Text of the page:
Macrophages (2.5 × 105) were adhered to 24-well plates and cocultured with aAPC or aAPCCD47+ (2.5 × 105) for the time indicated (37°C). Samples were coincubated with anti-mouse-IgG-F(ab′)2-Alexa647 (1:100, Cell Signaling) for 30 minutes (4°C), macrophages washed, lysed in sterile water (30 minutes, 4°C), and the lysate analyzed by flow cytometry.
Macrophages (105) were adhered to 8-chamber slides (Nunc) and cocultured with labeled aAPC/aAPCCD47+ (105) for 2 hours (37°C). Macrophages were washed 3 times with PBS, stained with anti-CD11b-FITC for 30 minutes (4°C), fixed (4% paraformaldehyde), and analyzed by confocal laser microscopy.
Generation of human antigen-specific cytotoxic T lymphocyte
PBMC of HLA-A*02 donors were obtained by density gradient centrifugation. Subsequently, CD8+ T cells were enriched using a CD8+ T cell Isolation Kit II (Miltenyi Biotec) following the manufacture's protocol. Purified T cells (106) were cultured with aAPC or aAPCCD47+ as previously published (13).
Detection of intracellular cytokines in human antigen-specific cytotoxic T lymphocyte
Antigen-specific T cells were analyzed for expression of CD107a, IL2, TNFα, IFNγ, and MIP-1β following the protocol previously published (26). All possible combinations of different effector function were calculated using the Boolean gate platform of FlowJo version 9.3.1 software (Tree Star).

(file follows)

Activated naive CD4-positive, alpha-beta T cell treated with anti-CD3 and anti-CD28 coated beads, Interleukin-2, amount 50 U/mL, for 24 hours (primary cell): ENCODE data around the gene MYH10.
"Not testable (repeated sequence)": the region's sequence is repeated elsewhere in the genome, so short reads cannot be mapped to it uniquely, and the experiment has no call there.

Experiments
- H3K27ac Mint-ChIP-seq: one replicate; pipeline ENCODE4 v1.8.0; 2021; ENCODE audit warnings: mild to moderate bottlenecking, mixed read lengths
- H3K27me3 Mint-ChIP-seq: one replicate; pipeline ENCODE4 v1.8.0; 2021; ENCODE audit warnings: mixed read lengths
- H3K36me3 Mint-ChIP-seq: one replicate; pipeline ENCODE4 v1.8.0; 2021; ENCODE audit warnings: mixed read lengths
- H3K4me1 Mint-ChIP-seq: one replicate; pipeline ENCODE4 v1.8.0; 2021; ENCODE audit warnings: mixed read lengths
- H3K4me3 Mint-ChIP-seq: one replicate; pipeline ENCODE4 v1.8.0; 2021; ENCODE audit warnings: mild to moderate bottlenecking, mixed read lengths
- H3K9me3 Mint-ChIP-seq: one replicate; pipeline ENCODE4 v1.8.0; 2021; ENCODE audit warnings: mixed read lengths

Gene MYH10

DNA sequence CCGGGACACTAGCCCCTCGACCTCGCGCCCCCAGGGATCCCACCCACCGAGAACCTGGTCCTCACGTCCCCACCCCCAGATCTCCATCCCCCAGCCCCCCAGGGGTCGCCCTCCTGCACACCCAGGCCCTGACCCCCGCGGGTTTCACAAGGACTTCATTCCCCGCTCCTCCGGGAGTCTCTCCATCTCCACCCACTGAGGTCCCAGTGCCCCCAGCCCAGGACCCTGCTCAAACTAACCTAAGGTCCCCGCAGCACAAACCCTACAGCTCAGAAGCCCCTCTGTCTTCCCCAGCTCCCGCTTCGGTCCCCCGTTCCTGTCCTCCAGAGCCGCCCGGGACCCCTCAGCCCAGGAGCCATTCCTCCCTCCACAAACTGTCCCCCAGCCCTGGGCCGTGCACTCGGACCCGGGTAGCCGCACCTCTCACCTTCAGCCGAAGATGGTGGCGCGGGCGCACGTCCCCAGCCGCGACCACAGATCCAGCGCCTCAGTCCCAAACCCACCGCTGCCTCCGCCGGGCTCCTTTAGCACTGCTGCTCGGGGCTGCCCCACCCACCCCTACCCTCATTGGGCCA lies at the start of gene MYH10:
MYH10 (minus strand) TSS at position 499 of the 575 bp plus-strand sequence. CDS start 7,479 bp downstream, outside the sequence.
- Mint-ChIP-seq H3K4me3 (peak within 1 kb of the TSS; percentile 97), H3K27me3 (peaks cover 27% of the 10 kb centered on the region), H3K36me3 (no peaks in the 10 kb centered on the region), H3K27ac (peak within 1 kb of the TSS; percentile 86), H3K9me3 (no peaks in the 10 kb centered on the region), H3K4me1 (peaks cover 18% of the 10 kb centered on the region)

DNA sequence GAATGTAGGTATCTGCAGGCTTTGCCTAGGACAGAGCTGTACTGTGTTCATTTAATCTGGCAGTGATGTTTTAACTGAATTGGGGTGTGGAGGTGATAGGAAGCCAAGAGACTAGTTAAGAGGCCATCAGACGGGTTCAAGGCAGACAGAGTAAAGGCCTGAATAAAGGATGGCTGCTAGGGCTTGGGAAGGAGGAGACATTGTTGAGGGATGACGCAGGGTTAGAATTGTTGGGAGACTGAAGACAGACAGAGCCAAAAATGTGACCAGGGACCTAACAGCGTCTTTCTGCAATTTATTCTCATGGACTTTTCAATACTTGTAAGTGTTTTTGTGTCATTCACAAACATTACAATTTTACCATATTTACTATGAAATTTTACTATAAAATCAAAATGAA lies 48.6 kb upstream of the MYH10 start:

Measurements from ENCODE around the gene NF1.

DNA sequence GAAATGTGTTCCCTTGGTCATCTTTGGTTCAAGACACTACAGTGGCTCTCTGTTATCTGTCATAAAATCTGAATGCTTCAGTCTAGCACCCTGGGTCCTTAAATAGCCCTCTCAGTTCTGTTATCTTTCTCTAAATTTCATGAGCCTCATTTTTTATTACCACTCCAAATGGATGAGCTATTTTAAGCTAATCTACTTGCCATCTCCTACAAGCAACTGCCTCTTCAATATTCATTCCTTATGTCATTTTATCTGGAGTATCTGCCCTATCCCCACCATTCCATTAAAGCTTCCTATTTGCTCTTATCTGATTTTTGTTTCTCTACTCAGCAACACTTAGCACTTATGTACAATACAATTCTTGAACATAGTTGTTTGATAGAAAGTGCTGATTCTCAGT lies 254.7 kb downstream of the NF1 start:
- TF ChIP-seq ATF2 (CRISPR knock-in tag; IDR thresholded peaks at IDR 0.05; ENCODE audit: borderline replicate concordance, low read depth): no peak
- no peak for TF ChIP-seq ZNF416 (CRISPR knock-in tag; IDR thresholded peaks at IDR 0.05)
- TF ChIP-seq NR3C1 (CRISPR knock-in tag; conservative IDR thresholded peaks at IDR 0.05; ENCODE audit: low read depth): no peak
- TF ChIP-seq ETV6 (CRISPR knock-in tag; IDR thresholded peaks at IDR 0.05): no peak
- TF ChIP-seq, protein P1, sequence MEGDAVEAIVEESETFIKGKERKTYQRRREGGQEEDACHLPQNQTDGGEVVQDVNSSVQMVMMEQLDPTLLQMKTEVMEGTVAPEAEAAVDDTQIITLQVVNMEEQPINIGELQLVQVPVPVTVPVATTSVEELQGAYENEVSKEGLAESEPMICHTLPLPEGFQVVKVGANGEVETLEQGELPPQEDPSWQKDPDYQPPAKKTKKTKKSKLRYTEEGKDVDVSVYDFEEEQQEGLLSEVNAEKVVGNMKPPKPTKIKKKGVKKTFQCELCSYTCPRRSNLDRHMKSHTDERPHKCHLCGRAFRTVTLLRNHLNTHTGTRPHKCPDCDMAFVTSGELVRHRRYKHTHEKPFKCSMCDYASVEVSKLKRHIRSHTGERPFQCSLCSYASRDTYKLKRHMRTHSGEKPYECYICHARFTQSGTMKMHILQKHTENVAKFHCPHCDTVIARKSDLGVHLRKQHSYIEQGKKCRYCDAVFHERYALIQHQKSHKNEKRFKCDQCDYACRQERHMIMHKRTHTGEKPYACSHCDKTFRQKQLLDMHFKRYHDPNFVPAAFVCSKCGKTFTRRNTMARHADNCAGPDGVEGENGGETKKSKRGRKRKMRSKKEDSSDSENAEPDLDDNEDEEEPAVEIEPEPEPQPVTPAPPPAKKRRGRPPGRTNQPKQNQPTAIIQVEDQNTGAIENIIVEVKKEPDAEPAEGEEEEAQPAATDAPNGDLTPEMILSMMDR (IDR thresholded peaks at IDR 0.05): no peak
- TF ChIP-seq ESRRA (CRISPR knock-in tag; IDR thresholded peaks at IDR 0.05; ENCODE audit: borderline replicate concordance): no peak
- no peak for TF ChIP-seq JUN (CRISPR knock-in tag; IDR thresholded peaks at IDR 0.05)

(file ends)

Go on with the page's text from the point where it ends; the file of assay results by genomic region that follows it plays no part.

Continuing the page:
51Cr release assay
A total of 2 × 105/plate cognate peptide loaded (1 μg/106 cells, overnight, 37°C) T2 target cells were pulsed with 200 μCi 51Cr for 1 hour (37°C). T cell to T2 (E:T) ratios were calculated on 2,000 T2 cells per well. V-bottom plates were spun down (300 × g, 5 minutes) before incubation. Triplicate wells were averaged and percentage specific cytotoxicity was calculated as [(cpm sample − cpm spontaneous release) × 100/(cpm maximum release − cpm spontaneous release)]. Spontaneous release: T2 cells were plated without T cells. Maximum release: T2 cells were plated in 0.15% Triton-X-100 (Sigma).
In vivo biodistribution assay
NOD.CB17-Prkdcscid/J (NOD/SCID) mice (male, 8 weeks, from Dr. K. Whartenby) were injected (i.v.) with 3 × 107 aAPC or aAPCCD47+. After 1 hour, animals were sacrificed and organs harvested. Single-cell suspensions were generated using a 70-μm cell strainer (Fisherbrand). Beads were isolated on a magnet and washed with PBS. Recovered beads were counted and percentage calculated (% = amount organ-specific beads × 100/amount recovered beads).
In vivo carboxyfluorescein diacetate succinimidyl ester proliferation assay
On day 0, NOD/SCID mice were injected (i.v.) with 5 × 106 carboxyfluorescein diacetate succinimidyl ester (CFSE)-labeled activated 2C TCR transgenic T cells (2C cells) and 30,000 U/mouse IL2 (intraperitoneally). On days 1, 2, and 3, mice received (i.v.) 107 aAPC or aAPCCD47+ and 30,000 U/mouse IL2 (intraperitoneally). On day 5, mice were sacrificed and spleens analyzed for CFSElow 2C cells. aAPC were generated with SIY−Kb-Ig, anti-mouse-CD28, and rh-CD47-Ig (aAPCCD47+). Data were analyzed using the proliferation function of FlowJo software (version 9.3.1).